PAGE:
• Post author:
  • Post category:Uncategorized

GREENBERG (director/writer: Noah Baumbach; screenwriters: based on a story by Mr. Baumbach and Jennifer Jason Leigh; cinematographer: Harris Savides; editor: Tim Streeto; music: James Murphy; cast: Ben Stiller (Roger Greenberg), Greta Gerwig (Florence Marr), Rhys Ifans (Ivan Schrank), Jennifer Jason Leigh (Beth), Brie Larson (Sara), Juno Temple (Muriel), Chris Messina (Phillip Greenberg), Susan Traylor (Carol Greenberg), Merritt Wever(Gina); Runtime: 107; MPAA Rating: R; producers: Ms. Leigh/Scott Rudin; Focus Features; 2010)
“Droll humored and observant modern-day relationship psychological comedy/drama.

Reviewed by Dennis Schwartz

Noah Baumbach (“The Squid and the Whale”/”Margot at the Wedding”/”Kicking and Screaming”) directs with great skill this droll humored and observant modern-day relationship psychological comedy/drama that’s based on a story by the director and Jennifer Jason Leigh (who has a small part in the film). It’s a keen character study about two lost souls though competent in their work who are nevertheless floundering around in their social relationships. These ‘hurt people hurt each other,’ as the featured mismatched couple who are attracted to each other try to overcome their low self-esteem and character deficiencies to form a meaningful relationship despite the many obstacles that stand in their way–which includes a large age gap and apathy.

The downbeat cranky Roger Greenberg (Ben Stiller) was just released from a NYC mental hospital after a nervous breakdown. The whiny 41-year-old bachelor, a former member of a promising rock band that broke up when he was 25 because of his insecurities that sabotaged a record deal, is now a loner and works as a carpenter–which was not his life-dream. Roger visits Hollywood Hills for the next six weeks to house-sit for his affluent brother Phillip (Chris Messina), who is going on a vacation to Vietnam with his wife and two children. Roger’s main responsibility is taking care of the family dog, Mahler, and building a doghouse. To help Roger, who doesn’t drive, Phillip engages his able but artless 26-year-old attractive personal assistant Florence (Greta Gerwig, the darling of mumblecore). She’s just as aimless as Roger. Florence has a number of casual sexual relationships that leave her with an empty feeling, and she sings sometimes at a small club as she halfheartedly is pursuing a singing career. Roger, who was raised in LA, now returns and wants “to do nothing” but write angry complaining letters to such places as the airline, Starbucks, the mayor of NYC and to an LA newspaper editor, and to reunite with former band member Ivan (Rhys Ifans)–now working in computers and experiencing a hurtful separation in his ten year marriage. When Roger tries to hook up with an ex-girlfriend (Jennifer Jason Leigh), she rebuffs him in a polite way.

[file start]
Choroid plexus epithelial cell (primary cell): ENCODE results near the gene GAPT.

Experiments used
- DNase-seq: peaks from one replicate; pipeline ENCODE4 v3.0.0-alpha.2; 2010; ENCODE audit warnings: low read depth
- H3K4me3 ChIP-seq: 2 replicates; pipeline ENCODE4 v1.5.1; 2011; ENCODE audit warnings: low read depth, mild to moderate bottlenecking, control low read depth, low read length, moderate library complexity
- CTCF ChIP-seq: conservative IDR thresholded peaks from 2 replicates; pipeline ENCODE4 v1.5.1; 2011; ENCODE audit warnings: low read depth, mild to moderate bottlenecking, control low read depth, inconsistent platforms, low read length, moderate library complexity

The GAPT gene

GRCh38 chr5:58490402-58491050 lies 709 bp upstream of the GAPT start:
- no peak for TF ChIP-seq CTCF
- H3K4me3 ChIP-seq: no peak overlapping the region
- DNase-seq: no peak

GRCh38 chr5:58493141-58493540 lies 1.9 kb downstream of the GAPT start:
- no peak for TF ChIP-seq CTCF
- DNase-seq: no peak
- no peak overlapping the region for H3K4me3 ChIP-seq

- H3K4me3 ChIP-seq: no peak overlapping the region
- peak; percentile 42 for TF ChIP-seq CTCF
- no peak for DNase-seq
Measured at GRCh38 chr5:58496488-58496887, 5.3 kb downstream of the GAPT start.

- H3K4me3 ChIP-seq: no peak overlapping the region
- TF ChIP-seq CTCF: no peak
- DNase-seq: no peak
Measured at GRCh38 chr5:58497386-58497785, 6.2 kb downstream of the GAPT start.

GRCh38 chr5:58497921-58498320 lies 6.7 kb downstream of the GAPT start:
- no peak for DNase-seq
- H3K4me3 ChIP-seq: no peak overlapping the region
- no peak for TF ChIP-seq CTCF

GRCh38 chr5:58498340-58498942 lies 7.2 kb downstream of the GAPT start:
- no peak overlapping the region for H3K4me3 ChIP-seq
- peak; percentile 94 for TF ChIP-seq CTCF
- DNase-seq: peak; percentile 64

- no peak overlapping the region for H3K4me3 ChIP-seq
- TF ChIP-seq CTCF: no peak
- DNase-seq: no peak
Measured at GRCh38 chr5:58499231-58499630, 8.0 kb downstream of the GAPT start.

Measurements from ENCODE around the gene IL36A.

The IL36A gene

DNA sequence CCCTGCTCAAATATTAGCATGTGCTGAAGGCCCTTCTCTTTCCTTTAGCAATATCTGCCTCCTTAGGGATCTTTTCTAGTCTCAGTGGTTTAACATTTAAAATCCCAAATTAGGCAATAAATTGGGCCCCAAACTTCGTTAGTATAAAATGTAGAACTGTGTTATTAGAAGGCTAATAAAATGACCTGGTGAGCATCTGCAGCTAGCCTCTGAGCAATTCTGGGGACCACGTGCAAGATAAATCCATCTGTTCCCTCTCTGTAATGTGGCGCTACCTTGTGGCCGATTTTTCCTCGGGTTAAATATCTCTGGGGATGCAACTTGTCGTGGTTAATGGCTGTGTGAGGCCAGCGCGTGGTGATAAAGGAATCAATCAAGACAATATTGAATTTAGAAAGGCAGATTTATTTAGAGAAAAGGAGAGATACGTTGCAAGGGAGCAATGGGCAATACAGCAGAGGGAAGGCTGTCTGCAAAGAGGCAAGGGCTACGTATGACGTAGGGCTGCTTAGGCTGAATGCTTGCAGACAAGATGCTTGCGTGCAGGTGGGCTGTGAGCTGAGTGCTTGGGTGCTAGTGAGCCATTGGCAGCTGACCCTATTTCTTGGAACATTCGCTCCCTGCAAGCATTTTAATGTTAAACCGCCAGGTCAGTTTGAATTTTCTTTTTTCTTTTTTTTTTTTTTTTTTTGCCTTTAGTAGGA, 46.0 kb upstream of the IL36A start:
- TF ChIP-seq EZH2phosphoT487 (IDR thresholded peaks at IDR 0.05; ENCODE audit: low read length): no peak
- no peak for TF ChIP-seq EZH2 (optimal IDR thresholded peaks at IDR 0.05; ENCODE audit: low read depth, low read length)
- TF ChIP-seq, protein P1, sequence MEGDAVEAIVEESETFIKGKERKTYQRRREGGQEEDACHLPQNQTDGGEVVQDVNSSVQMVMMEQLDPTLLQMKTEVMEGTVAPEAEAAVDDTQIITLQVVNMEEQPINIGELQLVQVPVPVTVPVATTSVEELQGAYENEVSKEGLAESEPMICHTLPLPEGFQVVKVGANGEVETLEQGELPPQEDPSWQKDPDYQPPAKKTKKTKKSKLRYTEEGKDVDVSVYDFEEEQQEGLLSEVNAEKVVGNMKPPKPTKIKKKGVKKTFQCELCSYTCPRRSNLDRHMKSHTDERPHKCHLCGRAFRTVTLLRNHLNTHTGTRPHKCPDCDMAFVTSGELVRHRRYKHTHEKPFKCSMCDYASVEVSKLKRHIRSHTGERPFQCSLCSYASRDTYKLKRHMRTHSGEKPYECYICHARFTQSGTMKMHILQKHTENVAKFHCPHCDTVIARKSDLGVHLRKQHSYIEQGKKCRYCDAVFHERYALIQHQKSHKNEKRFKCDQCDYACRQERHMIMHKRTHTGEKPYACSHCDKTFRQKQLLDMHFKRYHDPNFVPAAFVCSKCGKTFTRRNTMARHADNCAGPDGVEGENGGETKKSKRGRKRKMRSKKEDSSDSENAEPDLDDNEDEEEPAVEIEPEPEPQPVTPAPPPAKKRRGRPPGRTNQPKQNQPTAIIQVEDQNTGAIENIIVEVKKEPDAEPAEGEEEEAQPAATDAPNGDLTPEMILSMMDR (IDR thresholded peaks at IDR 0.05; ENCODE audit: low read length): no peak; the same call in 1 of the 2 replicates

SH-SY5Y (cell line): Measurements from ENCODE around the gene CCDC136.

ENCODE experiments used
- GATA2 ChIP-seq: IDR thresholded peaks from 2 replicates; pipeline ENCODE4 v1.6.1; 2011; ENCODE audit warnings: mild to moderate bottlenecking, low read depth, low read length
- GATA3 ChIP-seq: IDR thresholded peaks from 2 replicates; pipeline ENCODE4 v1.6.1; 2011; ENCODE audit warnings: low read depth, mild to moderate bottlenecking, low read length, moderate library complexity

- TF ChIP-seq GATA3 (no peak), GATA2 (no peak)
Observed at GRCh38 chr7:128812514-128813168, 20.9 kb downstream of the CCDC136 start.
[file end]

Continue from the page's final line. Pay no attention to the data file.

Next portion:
The emotionally fragile Roger, who battles a lifetime of compromises and not understanding how the world works, feels rejected by the world and lives by the motto that “life is not worth living for people.” Roger’s withdrawal from the world is hardly a retreat into Zen bliss, but more or less a bitter retreat to try and hold onto his sanity. The unhappy Roger realizes to win over this soul mate, he must now grow up and lose his irresponsible passive-aggressive boyish act; while Florence must decide if this sadsack guy who is just as screwed-up as she is, is someone stable enough to begin a relationship that matters. There’s a pivotal scene that helps Roger think more clearly, where his party-girl niece throws a wild going away cocaine party in his brother’s house and he gets high. Afterwards he realizes that he must act his age since he can’t connect with these youngsters and can’t still keep living in the past in a state of arrested development as an eternal youth.

This pic though not perfect nevertheless beautifully works on many levels as a poignant intelligent drama of peeling away the many layers that prevents one from finding happiness and becoming more self-conscious. Its power though understated hits full-blast when you start thinking about it on your way home from the theater. One of the better relationship pics, in a genre that rarely gets right such delicate matters as falling in love in the literate way it’s done here.


Dennis Schwartz: “Ozus’ World Movie Reviews”